The complaint alleges "UNC and its constituent Institutions cannot, in the face of this pandemic, provide conditions and places of employment safe or 'free from' recognized hazards associated with COVID-19 by returning students to these campuses and the communities in which they are located under the current plans, where they will live and learn in poorly ventilated dormitories and class room spaces, be expected (as college-aged students) to fully comply, both on-campus and off-campus, with the "mandatory" mask and "social-distancing" rules, when, as of the date of the filing of this Complaint."
The complaint was filed Monday, August 10, the first day of classes at UNC and NC State.
A week later, following four clusters of COVID-19 at UNC-Chapel Hill, Chancellor Kevin Guskiewicz announced that undergraduate instruction would be moved remotely beginning Wednesday. Gary Shipman, a Wilmington-based attorney representing the plaintiffs, said the decision only reinforces their argument.
"It makes it abundantly clear that faculty members, staff, UNC system employees who are forced to work in these conditions are at an increased risk of exposure and therefore illness," Shipman explained.
The complaint requests faculty have the ability to work remotely should they choose, as well as expanded PPE and protections for essential workers and those who choose to remain on-campus. In their filing, the plaintiffs allege their health is being threatened.
"Anyone who gets sick from exposure in a work environment has no guarantee of workers' compensation benefits in this state because COVID-19 is not recognized as an occupational disease," Shipman said.
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"The university has put students and campus workers in an untenable situation to begin with. We don't think it's possible, especially with the living situation in the dormitories, it's simply not possible to have that many people live in that close quarters, without regularly testing them, and not have massive outbreaks," said John Hedlund, a graduate teaching assistant at NC State University who is a plaintiff on the suit.
Hedlund said in an ideal situation, he'd be in the classroom, but during the COVID-19 pandemic, remote teaching is more effective.
"We can actually provide a better teaching experience online, rather than in person where people are wearing masks, students are not able to communicate with one another, they're not able to work in small groups," Hedlund said.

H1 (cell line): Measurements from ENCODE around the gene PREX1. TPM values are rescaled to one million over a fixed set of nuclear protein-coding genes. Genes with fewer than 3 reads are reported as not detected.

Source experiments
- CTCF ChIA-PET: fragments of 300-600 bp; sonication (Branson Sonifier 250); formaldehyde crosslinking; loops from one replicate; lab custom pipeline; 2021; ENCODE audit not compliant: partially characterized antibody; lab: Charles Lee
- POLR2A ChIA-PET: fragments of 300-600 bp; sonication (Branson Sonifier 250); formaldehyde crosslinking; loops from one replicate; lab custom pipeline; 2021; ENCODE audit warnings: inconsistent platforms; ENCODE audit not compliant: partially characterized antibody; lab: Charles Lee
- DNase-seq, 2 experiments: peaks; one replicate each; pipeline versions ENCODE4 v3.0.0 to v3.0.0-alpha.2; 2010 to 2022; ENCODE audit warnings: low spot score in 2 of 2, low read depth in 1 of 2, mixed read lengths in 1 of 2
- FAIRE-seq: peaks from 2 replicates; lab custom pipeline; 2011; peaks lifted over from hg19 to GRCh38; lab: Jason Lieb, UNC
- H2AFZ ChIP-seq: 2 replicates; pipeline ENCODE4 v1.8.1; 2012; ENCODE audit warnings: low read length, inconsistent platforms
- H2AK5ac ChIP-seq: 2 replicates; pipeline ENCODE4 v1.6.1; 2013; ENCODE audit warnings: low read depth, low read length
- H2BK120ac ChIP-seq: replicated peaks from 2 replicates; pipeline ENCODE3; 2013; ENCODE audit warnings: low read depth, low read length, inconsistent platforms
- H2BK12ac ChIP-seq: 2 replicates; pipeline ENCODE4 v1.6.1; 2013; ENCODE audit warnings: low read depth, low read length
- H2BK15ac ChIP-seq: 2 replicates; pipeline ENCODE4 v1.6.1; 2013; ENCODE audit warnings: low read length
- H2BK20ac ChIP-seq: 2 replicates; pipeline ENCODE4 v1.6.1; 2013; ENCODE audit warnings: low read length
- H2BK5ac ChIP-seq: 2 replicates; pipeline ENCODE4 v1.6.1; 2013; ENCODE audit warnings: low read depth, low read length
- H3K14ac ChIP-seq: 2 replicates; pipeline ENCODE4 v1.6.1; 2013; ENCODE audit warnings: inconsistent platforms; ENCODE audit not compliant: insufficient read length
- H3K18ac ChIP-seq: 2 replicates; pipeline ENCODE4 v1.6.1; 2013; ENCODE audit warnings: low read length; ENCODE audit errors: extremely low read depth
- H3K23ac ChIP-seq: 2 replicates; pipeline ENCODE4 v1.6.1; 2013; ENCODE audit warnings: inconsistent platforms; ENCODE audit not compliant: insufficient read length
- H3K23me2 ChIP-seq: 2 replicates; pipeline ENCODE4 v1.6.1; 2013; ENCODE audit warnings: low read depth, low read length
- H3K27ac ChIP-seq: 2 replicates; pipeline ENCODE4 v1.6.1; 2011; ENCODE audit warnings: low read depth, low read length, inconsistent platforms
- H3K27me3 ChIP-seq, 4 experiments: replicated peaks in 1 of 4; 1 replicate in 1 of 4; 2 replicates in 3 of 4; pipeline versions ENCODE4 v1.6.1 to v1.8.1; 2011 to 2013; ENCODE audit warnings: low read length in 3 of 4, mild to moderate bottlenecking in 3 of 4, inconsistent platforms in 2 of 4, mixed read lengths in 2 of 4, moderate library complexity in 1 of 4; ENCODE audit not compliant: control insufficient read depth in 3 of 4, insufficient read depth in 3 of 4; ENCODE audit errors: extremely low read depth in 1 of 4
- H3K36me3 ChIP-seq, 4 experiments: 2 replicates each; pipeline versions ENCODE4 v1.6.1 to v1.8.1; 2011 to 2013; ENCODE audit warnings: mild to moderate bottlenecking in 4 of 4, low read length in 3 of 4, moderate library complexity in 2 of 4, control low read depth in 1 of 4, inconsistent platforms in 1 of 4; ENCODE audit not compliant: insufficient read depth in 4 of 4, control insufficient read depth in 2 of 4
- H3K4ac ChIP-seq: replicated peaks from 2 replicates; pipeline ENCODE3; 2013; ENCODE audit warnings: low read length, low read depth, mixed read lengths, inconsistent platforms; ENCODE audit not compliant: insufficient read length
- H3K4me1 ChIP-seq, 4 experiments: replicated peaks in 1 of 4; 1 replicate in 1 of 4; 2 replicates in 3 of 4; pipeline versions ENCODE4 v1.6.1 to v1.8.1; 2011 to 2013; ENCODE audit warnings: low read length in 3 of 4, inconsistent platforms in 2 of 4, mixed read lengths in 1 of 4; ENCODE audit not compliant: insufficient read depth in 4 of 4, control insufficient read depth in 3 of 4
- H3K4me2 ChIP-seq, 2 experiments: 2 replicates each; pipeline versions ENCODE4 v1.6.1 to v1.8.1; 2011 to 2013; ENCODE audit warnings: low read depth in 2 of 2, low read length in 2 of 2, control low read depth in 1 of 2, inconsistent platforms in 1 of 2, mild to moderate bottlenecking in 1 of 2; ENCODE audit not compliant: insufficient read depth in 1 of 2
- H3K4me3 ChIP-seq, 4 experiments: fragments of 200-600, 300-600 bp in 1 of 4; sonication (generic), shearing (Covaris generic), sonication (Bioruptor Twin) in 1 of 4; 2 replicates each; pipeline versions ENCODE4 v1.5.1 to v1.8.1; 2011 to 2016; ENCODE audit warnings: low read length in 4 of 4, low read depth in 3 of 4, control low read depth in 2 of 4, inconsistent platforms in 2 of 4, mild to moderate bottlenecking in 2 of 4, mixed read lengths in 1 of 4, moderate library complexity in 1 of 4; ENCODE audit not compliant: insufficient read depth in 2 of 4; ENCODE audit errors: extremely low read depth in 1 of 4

In a statement Monday, UNC System President Peter Hans emphasized the shift to remote instruction at UNC-Chapel Hill does not impact other UNC campuses, adding, "Each campus is different, and I expect situations to evolve differently. In any circumstance, we will be grounded by reliable public health data and prevailing local health conditions. I will continue to stay in close contact with our chancellors and fully support their efforts to fulfill our core educational mission in safe learning environments."
Shipman said he felt other campuses should follow suit.
"I'm pleased that for the safety of at least those in the undergraduate departments of UNC-Chapel Hill that someone made the right decision. I keep waiting for that right decision to be made at all off the UNC system campuses before campus-by-campus we see the same results that we're seeing at UNC-Chapel Hill. There's no reason to believe that the results will be any different," Shipman said.
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While the UNC System does not comment on pending litigation, affidavits filed in response to the suit provide perspective on their position. One declaration notes eight of the 17 plaintiffs listed, including Hedlund, are not required to report to campus, and adds that there are no employee plaintiffs from Winston Salem State University, UNC School of the Arts, UNC Greensboro, North Carolina A&T State University, UNC Pembroke, Fayetteville State University and Elizabeth City State University. Hedlund encouraged staff who support the complaint to sign on as plaintiffs.
Other affidavits submitted on behalf of the UNC System also touch on safety measures the universities have taken to protect people on campus.
Dr. David Weber, a professor of epidemiology at the Gillings School of Global Public Health and the Medical Director at UNC Hospitals' Departments of Hospital Epidemiology (Infection Prevention), wrote,
"The potential for the indirect transmission of the virus (by touching surfaces) can be effectively managed by routine hand hygiene and use of appropriate disinfectants. Accordingly, in my opinion, the proper use of the measures above (particularly face coverings and appropriate physical distancing) is sufficient to protect faculty and staff who return to campus for in-person instruction and other educational activities. Universities are uniquely equipped to make sure that these precautions are observed in the presence of faculty and staff while on campus."
In a separate declaration, Secretary of Health and Human Services Dr. Mandy Cohen wrote, "We have consulted with leadership at the UNC System regarding the risks of COVID-19 and the need for protective measures and will continue to consult with them on a regular basis. Allowing schools to resume in-person instruction is a priority and we are opening schools in a manner that is consistent with our cautious, dimmer-switch approach."
The complaint was originally scheduled to be heard Wednesday, though it was removed from the judge's docket late Tuesday afternoon. No new date has been set at this time.
To view the class complaint, click here.